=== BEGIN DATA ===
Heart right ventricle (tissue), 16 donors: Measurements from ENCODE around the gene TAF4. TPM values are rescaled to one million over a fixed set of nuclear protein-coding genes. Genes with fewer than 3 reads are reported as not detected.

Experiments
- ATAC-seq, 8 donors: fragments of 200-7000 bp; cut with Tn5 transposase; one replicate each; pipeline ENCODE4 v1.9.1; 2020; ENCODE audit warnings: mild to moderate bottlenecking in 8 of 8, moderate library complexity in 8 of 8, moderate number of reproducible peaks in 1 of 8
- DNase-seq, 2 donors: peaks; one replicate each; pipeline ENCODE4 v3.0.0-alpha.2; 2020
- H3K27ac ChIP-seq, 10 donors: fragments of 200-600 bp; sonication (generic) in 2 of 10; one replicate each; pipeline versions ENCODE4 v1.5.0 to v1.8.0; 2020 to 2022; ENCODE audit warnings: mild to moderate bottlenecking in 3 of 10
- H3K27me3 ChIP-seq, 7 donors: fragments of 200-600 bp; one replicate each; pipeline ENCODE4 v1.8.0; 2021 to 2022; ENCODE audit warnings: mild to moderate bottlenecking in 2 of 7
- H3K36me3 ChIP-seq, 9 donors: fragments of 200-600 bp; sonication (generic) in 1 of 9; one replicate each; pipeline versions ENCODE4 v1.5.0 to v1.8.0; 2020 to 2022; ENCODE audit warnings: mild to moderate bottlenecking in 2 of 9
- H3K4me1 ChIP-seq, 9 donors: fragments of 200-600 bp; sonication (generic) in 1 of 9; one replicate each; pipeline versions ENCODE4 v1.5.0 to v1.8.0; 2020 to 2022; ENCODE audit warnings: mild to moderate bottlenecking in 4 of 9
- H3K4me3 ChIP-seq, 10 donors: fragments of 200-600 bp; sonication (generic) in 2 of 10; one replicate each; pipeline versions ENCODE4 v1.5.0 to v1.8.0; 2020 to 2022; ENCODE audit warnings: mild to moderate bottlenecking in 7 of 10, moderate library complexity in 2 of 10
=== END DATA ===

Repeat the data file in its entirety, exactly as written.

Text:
Heart right ventricle (tissue), 16 donors: Measurements from ENCODE around the gene TAF4. TPM values are rescaled to one million over a fixed set of nuclear protein-coding genes. Genes with fewer than 3 reads are reported as not detected.

Experiments
- ATAC-seq, 8 donors: fragments of 200-7000 bp; cut with Tn5 transposase; one replicate each; pipeline ENCODE4 v1.9.1; 2020; ENCODE audit warnings: mild to moderate bottlenecking in 8 of 8, moderate library complexity in 8 of 8, moderate number of reproducible peaks in 1 of 8
- DNase-seq, 2 donors: peaks; one replicate each; pipeline ENCODE4 v3.0.0-alpha.2; 2020
- H3K27ac ChIP-seq, 10 donors: fragments of 200-600 bp; sonication (generic) in 2 of 10; one replicate each; pipeline versions ENCODE4 v1.5.0 to v1.8.0; 2020 to 2022; ENCODE audit warnings: mild to moderate bottlenecking in 3 of 10
- H3K27me3 ChIP-seq, 7 donors: fragments of 200-600 bp; one replicate each; pipeline ENCODE4 v1.8.0; 2021 to 2022; ENCODE audit warnings: mild to moderate bottlenecking in 2 of 7
- H3K36me3 ChIP-seq, 9 donors: fragments of 200-600 bp; sonication (generic) in 1 of 9; one replicate each; pipeline versions ENCODE4 v1.5.0 to v1.8.0; 2020 to 2022; ENCODE audit warnings: mild to moderate bottlenecking in 2 of 9
- H3K4me1 ChIP-seq, 9 donors: fragments of 200-600 bp; sonication (generic) in 1 of 9; one replicate each; pipeline versions ENCODE4 v1.5.0 to v1.8.0; 2020 to 2022; ENCODE audit warnings: mild to moderate bottlenecking in 4 of 9
- H3K4me3 ChIP-seq, 10 donors: fragments of 200-600 bp; sonication (generic) in 2 of 10; one replicate each; pipeline versions ENCODE4 v1.5.0 to v1.8.0; 2020 to 2022; ENCODE audit warnings: mild to moderate bottlenecking in 7 of 10, moderate library complexity in 2 of 10